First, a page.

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Her Majesty’s Courts Service (HMCS) is to take more space in the Rolls Building to create London’s new Business Court after initially underestimating the amount of space needed.
It has acquired the fifth floor of the building, which will be shared by the Royal Courts of Justice (RCJ) and the Tribunals Service.
High Court director Stephen Fash, who is the senior officer responsible for the project, said the space was needed due to the increase in work passing through the courts.
“Our provisions are now more than prescribed under the court planning guidelines,” said Fash. “So we have the ability to expand if – though I’m not saying it is the case – in the future there’s a change in legislation to allow for more judges.”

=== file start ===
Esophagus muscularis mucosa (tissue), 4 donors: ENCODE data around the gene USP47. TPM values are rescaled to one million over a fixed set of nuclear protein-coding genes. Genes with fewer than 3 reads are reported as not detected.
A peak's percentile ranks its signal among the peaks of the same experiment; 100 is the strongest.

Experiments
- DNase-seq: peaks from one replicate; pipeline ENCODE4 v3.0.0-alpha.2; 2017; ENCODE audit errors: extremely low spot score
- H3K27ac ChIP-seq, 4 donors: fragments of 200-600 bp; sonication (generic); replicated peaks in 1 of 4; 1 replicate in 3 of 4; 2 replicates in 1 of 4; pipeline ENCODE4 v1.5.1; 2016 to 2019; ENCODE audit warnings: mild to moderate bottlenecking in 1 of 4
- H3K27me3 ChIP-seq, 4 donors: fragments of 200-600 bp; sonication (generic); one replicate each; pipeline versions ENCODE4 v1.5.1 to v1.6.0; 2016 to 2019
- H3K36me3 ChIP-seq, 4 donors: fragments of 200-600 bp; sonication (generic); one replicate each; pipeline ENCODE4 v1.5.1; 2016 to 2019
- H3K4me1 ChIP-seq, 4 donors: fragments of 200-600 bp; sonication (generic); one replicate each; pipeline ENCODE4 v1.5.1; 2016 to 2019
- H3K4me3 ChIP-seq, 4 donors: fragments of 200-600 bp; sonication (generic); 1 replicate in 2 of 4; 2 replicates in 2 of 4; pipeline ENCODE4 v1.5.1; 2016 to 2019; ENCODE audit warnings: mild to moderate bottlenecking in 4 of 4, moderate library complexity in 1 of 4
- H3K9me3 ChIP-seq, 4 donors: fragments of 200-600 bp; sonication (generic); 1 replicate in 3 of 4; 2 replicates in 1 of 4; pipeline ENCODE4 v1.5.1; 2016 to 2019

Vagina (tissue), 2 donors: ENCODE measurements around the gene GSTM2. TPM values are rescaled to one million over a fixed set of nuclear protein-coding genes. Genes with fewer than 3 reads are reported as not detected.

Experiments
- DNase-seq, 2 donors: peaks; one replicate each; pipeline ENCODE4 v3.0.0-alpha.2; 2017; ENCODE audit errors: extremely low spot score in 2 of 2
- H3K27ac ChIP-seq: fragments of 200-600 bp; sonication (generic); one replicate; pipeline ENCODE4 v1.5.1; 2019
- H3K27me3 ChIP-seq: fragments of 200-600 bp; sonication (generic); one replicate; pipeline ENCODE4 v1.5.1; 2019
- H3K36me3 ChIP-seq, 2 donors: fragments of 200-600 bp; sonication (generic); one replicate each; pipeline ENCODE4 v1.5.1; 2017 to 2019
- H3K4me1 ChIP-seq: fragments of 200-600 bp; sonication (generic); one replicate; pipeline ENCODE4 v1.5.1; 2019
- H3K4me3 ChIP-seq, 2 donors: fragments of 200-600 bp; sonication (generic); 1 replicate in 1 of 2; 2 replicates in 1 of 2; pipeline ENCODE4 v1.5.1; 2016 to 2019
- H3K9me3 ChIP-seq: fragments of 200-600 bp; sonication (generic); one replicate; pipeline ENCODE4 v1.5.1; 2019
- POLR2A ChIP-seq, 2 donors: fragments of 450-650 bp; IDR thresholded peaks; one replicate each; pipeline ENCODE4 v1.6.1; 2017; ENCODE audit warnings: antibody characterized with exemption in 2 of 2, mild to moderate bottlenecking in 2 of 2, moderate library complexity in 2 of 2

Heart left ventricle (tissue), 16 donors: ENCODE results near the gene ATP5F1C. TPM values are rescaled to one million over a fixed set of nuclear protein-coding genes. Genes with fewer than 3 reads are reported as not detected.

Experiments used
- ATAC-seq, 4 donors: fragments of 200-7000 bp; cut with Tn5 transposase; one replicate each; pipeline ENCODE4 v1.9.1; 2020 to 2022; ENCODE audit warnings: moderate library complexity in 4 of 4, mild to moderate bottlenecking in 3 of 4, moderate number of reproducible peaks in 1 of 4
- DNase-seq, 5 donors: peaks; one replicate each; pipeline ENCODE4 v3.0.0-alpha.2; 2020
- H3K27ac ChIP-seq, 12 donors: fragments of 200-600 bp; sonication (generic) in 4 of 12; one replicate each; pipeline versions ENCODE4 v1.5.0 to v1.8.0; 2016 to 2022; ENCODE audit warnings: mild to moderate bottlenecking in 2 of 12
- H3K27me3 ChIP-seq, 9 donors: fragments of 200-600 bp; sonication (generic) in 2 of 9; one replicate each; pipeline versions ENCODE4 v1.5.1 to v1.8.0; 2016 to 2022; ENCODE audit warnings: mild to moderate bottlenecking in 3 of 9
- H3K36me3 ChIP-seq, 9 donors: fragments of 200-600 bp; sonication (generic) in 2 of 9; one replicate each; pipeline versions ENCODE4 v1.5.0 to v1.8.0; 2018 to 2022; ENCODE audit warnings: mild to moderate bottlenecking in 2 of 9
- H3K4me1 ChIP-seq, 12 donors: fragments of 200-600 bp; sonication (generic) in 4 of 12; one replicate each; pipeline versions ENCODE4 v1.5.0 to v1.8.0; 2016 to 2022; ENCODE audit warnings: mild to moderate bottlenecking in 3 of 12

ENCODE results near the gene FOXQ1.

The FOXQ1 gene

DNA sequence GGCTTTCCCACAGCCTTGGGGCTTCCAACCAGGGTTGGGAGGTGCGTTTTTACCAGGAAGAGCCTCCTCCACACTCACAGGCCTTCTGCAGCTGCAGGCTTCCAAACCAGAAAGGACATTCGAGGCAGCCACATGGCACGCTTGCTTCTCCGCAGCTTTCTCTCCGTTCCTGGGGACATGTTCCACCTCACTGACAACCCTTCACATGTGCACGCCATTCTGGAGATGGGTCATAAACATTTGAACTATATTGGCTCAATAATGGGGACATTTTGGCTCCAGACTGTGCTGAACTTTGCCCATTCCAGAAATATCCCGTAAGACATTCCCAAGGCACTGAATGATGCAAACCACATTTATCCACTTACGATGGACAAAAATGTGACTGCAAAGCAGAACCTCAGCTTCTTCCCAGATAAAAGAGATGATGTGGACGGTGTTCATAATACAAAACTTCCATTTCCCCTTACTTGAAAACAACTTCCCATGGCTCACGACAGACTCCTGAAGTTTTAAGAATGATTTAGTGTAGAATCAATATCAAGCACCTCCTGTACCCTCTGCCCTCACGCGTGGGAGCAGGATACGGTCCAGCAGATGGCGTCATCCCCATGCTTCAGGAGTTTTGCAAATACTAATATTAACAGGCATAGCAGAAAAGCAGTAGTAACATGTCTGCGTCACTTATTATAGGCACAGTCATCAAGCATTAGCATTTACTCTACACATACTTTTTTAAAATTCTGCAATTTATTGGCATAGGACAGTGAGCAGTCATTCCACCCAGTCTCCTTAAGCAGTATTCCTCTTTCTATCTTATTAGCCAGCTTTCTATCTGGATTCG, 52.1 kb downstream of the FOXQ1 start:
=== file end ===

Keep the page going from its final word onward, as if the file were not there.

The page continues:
David Greene, the president of the London Solicitors Litigation ;Association, welcomed the move, but added that it was overdue.
“They [HMCS] had initially miscalculated the space they needed and that led to substantial debate, particularly over the Chancery Division,” said Greene. “There were concerns that the Chancery Division would have to be split up, and that would have been extremely unsatisfactory.”
As part of the shake-up, HMCS is also proposing that low-value personal insolvency work, currently with the Chancery Division, should be redesignated to the County Court jurisdiction, with four bankruptcy registrars being based in the Rolls Building.
In addition, the extra space will provide facilities for the Chancery Division, the Admiralty Court, the Commercial Court and the Technology and Construction Court. Overall the building will offer 31 courtrooms, including three supercourts, plus 11 hearing rooms, 43 judicial chambers, 54 consultation rooms and staff accommodation.